One of the most interesting autonomous projects associated with the Catalan Integral Cooperative (CIC) is Calafou, the self-proclaimed “post-capitalist colony” which settled in 2011 in the ruins of an abandoned industrial village in the Catalan county of l’Anoia, about 65km away from Barcelona.
The colony was set up with the participation of several CIC members with the aim of becoming a collectivist model for living and organizing the productive activities of a small local community based on the principles of self-management, ecological sustainability, free culture and technological sovereignty. At the same time, it represents an example of the form that former industrial villages could assume in a post-capitalist era.
Calafou’s post-capitalist aesthetics
The first thing one is struck by when visiting Calafou is the aesthetics of the space which gives the impression of a Mad Max-like post-apocalyptic scene, as many of the buildings of the village remain abandoned and half-dilapidated. In reality, however, Calafou is anything but abandoned: at the moment, the colony accommodates a multitude of productive activities and community infrastructures, including a carpentry workshop, a mechanical workshop, a botanical garden, a community kitchen, a biolab, a hacklab, a soap production lab, a professional music studio, a guest-house for visitors, a social centre with a free shop, as well as a plethora of other productive projects.
The Calafou hacklab
As far as its property regime is concerned, the village has been leased to Calafou members based on the following agreement: the “colonists” gave the owner a security deposit of seventy thousand euros and committed themselves to paying a monthly rent of an average of two and a half thousand euros (inclusive of the cost of utilities) for the next ten years. Presently, the colony, which has twenty-seven houses (of 60m2 each), is inhabited by about thirty people. For the collective management of housing, Calafou members have set up a housing cooperative, which grants them as tenants only the right to use the space they inhabit. In that way, as tenants do not have the right to re-sell or lease their rights of use to others, the land and the houses of the village remain the unalienable property of the housing cooperative. Thus, based on the above agreement, tenants pay 175 euros per month for each house.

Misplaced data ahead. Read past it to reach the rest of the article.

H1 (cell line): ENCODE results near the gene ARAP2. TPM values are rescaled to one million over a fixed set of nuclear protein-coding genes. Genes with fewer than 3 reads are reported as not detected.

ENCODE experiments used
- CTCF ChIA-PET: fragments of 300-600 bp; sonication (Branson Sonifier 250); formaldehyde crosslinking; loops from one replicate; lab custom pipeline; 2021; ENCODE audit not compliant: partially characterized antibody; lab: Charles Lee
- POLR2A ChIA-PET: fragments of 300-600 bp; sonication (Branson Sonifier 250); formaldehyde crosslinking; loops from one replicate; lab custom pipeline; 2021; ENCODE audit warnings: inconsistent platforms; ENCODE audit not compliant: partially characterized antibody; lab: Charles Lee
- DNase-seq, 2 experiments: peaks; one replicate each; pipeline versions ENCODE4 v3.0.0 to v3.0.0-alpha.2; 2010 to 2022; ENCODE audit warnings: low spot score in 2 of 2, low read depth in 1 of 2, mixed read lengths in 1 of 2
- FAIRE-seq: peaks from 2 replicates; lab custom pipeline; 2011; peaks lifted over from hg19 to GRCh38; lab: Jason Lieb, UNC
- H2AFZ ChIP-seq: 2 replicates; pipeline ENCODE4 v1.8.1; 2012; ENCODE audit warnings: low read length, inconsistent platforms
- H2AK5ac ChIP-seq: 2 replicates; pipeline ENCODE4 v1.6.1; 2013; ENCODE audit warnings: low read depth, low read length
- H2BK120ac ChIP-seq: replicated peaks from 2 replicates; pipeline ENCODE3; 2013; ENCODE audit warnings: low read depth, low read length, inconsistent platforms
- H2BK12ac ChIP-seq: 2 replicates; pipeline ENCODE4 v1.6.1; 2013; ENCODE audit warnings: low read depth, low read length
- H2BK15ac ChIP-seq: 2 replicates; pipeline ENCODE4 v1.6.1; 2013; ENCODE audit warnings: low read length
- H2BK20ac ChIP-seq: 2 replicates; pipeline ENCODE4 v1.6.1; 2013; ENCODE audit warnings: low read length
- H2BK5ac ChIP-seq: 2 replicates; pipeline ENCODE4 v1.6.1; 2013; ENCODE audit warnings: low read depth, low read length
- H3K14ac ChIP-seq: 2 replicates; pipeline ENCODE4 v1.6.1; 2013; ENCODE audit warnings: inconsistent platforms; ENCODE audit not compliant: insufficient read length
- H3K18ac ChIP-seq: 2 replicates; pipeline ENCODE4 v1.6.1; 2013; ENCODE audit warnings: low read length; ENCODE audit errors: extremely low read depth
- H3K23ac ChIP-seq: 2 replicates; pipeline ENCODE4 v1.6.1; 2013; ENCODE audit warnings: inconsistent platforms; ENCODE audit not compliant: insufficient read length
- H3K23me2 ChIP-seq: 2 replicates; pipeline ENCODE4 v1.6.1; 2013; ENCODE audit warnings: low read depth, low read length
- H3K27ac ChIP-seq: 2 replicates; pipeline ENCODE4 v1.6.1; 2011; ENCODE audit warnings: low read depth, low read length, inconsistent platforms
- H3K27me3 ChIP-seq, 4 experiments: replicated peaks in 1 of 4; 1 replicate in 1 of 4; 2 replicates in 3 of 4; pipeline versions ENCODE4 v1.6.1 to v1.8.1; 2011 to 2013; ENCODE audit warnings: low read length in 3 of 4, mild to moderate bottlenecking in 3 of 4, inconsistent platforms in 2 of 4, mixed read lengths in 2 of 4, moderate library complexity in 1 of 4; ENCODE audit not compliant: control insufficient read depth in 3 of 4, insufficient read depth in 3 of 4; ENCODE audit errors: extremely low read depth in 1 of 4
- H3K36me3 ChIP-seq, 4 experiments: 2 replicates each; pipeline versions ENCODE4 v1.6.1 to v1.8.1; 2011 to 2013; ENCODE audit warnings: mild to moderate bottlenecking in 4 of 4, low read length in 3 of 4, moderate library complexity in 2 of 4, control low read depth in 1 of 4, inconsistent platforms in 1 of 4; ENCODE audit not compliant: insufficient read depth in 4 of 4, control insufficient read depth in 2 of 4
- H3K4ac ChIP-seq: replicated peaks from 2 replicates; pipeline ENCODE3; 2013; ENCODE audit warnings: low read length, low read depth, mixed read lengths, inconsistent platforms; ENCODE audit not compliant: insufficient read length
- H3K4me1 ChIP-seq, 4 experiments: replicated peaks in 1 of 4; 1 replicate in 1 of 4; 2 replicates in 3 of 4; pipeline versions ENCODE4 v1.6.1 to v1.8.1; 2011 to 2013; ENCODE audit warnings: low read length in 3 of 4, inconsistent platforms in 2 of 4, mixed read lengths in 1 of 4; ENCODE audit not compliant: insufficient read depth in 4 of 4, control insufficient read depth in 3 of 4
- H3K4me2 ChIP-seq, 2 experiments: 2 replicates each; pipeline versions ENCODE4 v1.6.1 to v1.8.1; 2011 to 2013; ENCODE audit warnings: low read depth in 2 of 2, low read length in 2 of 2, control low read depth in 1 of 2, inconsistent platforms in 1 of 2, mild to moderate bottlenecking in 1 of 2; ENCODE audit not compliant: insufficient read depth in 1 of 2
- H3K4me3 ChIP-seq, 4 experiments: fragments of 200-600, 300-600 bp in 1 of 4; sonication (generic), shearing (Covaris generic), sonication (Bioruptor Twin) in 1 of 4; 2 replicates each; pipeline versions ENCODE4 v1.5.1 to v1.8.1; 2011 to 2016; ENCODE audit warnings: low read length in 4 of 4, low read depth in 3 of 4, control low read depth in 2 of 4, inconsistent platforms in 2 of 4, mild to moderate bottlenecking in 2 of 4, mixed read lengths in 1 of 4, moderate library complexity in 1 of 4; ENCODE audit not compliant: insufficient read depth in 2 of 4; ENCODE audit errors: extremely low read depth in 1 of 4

A bird’s-eye view of the village
According to some of its members, one of Calafou’s most significant accomplishments is its consensus-oriented assembly, which is held every Sunday for the purpose of making decisions as well as for the coordination of daily tasks like cleaning up common spaces, which – like everything else that needs to be done – are self-selected on a voluntary basis by “Calafou-ers”. The assembly character is however not always the same, as its thematology alternates between “political” (for discussion of political issues), “managerial” (for management issues) and “monographic” based on presentations made by Calafou’s working groups.
For its economic sustainability, Calafou depends on three main sources of income: first, the revenues of the housing cooperative (based on the rent paid by residents); second, the contributions made by Calafou’s productive projects ; and third, the income generated by the various cultural events taking place at the village (like conferences, concerts and festivals).
Notes Although Calafou has quite a few working groups, all of which have direct input into the assembly process, the presentations at “monographic” assemblies are made only by the four most important ones (i.e. the working groups on economics, on communication, on renovation-restoration and on productive projects).  Productive projects have to pay a monthly rent of one euro for every square metre of space they occupy at Calafou.